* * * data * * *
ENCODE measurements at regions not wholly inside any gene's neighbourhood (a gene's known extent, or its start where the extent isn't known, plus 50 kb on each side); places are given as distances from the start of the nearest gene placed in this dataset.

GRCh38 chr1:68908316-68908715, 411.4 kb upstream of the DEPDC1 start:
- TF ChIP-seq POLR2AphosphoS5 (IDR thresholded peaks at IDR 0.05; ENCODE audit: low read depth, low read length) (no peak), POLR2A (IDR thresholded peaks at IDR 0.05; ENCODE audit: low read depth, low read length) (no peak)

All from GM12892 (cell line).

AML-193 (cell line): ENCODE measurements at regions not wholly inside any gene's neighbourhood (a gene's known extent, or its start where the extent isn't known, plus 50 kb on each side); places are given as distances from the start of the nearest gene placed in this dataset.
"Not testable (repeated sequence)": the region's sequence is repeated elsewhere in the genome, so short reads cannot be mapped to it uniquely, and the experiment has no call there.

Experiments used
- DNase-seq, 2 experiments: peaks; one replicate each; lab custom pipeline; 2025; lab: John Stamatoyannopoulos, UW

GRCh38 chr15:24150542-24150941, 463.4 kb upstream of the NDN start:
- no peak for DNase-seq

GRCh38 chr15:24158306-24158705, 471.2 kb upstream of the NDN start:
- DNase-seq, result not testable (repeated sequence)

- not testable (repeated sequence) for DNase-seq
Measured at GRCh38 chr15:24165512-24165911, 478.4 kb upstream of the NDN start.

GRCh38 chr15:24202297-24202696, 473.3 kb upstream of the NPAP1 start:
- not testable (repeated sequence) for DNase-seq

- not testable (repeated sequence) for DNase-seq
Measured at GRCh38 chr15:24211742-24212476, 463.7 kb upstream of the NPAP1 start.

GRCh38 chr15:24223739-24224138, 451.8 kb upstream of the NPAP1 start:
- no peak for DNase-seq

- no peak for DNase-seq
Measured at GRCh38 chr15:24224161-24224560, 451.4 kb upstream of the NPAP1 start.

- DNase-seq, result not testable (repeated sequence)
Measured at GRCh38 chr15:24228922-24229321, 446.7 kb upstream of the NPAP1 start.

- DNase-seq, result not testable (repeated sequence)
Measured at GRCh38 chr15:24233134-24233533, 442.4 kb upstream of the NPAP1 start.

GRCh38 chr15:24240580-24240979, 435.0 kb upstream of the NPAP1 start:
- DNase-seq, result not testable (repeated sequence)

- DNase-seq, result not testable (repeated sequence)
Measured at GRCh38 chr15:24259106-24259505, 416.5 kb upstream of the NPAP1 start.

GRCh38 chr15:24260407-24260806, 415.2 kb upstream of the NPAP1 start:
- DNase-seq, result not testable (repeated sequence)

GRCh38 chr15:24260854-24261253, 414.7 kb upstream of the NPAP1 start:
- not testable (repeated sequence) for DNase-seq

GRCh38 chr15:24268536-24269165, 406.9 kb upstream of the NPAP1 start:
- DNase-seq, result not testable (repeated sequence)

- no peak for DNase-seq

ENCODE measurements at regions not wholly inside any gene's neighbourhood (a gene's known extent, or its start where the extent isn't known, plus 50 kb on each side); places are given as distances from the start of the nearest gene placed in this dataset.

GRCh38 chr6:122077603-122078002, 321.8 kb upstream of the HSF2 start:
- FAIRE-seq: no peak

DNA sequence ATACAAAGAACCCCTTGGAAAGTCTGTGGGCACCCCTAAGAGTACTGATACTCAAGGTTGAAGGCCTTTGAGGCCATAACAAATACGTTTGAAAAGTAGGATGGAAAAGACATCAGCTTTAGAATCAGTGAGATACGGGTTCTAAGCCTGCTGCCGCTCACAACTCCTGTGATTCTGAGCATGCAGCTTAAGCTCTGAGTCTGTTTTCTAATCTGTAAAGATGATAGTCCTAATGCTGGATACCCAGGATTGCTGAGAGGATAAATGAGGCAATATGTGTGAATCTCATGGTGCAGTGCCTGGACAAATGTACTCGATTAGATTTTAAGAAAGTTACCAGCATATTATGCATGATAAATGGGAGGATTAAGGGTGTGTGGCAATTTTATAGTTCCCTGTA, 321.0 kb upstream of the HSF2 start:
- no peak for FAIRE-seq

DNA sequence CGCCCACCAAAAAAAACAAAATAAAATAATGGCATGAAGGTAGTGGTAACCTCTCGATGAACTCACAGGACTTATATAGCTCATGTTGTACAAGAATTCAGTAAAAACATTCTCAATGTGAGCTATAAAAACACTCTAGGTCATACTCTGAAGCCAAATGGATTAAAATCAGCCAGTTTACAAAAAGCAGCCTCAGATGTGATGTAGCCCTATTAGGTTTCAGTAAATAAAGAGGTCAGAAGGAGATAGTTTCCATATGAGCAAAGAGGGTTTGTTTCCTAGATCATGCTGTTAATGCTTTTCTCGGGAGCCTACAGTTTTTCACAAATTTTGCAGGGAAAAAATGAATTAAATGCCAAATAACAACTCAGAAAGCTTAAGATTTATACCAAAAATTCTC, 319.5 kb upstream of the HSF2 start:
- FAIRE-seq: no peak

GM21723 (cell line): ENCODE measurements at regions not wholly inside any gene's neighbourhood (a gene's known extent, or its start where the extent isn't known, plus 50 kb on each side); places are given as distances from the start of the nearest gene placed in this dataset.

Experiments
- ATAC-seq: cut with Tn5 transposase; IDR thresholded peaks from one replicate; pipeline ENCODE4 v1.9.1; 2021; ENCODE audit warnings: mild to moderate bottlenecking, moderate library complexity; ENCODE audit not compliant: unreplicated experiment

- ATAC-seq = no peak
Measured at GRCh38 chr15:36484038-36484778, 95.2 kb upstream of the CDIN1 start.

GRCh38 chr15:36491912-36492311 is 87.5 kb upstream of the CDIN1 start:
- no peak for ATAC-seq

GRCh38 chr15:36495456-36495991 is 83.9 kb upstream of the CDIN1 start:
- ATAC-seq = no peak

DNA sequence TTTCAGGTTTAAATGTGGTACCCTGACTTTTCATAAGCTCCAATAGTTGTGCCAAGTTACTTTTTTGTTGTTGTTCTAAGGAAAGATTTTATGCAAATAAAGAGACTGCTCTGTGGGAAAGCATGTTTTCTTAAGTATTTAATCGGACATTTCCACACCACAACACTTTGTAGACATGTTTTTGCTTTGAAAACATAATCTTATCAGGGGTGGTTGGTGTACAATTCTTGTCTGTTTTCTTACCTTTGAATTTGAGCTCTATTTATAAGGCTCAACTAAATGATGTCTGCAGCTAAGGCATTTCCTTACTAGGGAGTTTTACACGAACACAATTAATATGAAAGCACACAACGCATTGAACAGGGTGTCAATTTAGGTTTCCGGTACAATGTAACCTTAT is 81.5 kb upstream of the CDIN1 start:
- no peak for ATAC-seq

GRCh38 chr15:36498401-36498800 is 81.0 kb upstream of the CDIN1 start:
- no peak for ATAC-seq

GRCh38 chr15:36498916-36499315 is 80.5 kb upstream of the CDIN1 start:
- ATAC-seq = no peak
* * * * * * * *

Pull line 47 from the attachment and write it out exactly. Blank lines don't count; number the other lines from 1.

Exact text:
- ATAC-seq: cut with Tn5 transposase; IDR thresholded peaks from one replicate; pipeline ENCODE4 v1.9.1; 2021; ENCODE audit warnings: mild to moderate bottlenecking, moderate library complexity; ENCODE audit not compliant: unreplicated experiment